The next day, we headed back to Vermillionville where we had previously learned about the history and culture of the Cajuns.  Each Sunday afternoon they have a Zydeco band with dancing in the auditorium.  We got there early and there were few people until the band started playing.  Then it seemed people came out from nowhere and hit the dance floor.  The auditorium became rather crowded with all ages from very young to very old dancing.   The featured band was “Lil Wayne and Same Ol 2 Step.”  I love the peppiness  of Zydeco music and watching the people dance and having a great time.  Here in Cajun country, music and dance is definitely intertwined and a big part of the culture.

The cute little guy in the picture below strummed his guitar steadily for several hours throughout the show.

The next Sunday we decided to visit La Poussiere, a dance hall in Breaux Bridge that has been open since 1955 and features music each Sunday afternoon.  We were welcomed by very friendly owners who were happy to have out of town visitors!  While we were there, other people also came up to visit with us including two of the band members’ wives.  Mark figured out that this was the same band, Jackie Callier, Ivy Dugas and the Cajun Cousins that we had heard at Liberty Theater.   They play here each Sunday.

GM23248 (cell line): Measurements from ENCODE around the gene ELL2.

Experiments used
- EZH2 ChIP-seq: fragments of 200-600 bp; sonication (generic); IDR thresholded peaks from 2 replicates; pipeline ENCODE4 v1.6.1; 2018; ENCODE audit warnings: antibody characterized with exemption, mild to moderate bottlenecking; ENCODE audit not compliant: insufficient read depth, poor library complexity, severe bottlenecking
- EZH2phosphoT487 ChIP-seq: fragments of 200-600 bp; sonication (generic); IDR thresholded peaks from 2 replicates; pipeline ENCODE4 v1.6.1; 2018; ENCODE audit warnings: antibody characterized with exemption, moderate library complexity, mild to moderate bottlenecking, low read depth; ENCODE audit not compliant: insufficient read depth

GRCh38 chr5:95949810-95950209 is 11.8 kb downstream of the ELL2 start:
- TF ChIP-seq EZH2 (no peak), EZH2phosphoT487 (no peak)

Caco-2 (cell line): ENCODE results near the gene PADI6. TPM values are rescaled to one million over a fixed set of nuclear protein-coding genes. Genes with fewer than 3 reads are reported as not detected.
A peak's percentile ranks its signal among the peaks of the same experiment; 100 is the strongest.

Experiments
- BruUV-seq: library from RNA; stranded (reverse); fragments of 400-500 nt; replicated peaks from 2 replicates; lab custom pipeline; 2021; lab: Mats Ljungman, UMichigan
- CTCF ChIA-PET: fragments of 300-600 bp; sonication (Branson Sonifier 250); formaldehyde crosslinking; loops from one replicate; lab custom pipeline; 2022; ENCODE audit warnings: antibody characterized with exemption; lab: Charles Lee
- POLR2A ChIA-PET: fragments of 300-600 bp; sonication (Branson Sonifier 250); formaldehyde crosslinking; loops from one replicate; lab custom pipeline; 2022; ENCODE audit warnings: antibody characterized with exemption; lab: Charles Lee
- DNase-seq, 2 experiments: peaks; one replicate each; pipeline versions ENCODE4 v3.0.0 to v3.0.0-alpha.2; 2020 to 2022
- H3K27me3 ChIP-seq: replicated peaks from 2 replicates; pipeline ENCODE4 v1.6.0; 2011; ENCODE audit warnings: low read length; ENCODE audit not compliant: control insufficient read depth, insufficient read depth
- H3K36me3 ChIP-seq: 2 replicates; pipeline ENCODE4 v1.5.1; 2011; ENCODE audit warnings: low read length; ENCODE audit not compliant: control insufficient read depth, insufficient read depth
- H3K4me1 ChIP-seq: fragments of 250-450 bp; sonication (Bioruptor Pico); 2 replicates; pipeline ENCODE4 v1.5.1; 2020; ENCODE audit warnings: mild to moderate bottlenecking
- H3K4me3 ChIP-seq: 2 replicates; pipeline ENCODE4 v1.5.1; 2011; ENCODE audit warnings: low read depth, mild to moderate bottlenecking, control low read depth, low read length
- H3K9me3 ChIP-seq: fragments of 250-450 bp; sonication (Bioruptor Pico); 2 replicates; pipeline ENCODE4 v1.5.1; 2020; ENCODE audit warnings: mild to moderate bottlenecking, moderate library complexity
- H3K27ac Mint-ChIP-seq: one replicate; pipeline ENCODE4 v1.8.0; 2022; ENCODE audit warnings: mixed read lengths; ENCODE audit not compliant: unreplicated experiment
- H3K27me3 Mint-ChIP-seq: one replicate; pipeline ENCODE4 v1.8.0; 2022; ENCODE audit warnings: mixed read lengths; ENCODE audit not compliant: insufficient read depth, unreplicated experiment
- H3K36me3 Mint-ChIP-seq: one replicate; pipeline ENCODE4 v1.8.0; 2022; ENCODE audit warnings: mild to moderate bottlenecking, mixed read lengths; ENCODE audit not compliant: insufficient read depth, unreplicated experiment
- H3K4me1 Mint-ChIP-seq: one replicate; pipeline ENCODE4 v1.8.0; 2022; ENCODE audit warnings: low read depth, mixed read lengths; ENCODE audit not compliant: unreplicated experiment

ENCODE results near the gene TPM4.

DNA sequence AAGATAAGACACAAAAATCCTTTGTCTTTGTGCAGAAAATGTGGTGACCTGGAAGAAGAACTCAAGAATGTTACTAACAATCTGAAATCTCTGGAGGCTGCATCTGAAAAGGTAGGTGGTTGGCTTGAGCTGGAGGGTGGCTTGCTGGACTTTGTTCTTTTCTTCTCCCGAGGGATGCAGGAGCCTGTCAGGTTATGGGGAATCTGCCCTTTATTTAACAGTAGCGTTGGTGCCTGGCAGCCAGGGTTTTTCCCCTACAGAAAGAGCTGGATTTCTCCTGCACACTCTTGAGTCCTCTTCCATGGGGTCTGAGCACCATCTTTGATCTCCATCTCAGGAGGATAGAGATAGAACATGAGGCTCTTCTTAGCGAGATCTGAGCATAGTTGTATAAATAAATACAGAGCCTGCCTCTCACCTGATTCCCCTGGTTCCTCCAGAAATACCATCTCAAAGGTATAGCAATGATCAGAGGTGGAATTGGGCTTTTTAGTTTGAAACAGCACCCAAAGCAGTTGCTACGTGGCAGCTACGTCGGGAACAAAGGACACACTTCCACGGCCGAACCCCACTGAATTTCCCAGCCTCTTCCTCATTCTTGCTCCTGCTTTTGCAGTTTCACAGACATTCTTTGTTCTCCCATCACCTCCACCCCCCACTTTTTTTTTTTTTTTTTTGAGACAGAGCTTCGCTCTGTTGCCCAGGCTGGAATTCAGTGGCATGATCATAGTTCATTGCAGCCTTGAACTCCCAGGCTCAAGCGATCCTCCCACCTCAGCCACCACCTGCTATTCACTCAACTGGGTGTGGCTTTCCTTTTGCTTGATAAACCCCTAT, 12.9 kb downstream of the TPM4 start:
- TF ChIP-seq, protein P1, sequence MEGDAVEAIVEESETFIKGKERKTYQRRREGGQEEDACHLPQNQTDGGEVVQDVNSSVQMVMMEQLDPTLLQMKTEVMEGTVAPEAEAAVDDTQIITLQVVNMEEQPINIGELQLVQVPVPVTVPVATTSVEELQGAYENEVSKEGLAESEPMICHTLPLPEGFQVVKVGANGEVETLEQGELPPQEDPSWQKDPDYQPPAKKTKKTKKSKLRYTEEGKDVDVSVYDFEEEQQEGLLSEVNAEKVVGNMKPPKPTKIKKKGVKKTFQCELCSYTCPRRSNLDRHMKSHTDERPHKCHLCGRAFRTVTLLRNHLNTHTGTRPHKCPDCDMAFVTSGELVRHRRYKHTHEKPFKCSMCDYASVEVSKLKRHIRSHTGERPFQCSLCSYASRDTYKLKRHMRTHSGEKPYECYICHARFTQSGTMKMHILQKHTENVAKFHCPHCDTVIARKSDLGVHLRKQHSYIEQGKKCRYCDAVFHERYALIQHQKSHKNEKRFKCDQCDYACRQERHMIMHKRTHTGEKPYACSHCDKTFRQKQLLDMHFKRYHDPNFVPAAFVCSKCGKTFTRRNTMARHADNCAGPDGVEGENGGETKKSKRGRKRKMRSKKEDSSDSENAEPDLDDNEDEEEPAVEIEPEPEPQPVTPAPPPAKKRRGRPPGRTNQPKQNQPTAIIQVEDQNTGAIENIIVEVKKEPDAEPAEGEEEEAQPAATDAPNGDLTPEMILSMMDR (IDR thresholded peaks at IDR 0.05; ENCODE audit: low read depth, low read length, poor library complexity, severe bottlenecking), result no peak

We were curious about the meaning of La Poussiere.  We found out that the first dance hall had a floor that was loose and allowed dust to filter up between the boards and create a dust cloud in the room.  Patrons lovingly referred to the Hall as La Poussiere which means “The Dust” and the name stuck.  When a new larger building was constructed across the street, eighty percent of the original building’s floor came too, but none of the dust coming up the floor boards during dances.   The owners of La Poussiere are proud of their dance hall as there are not many of them like this left.   A number of tables surround the dance floor and there is a bar, but no food is served here.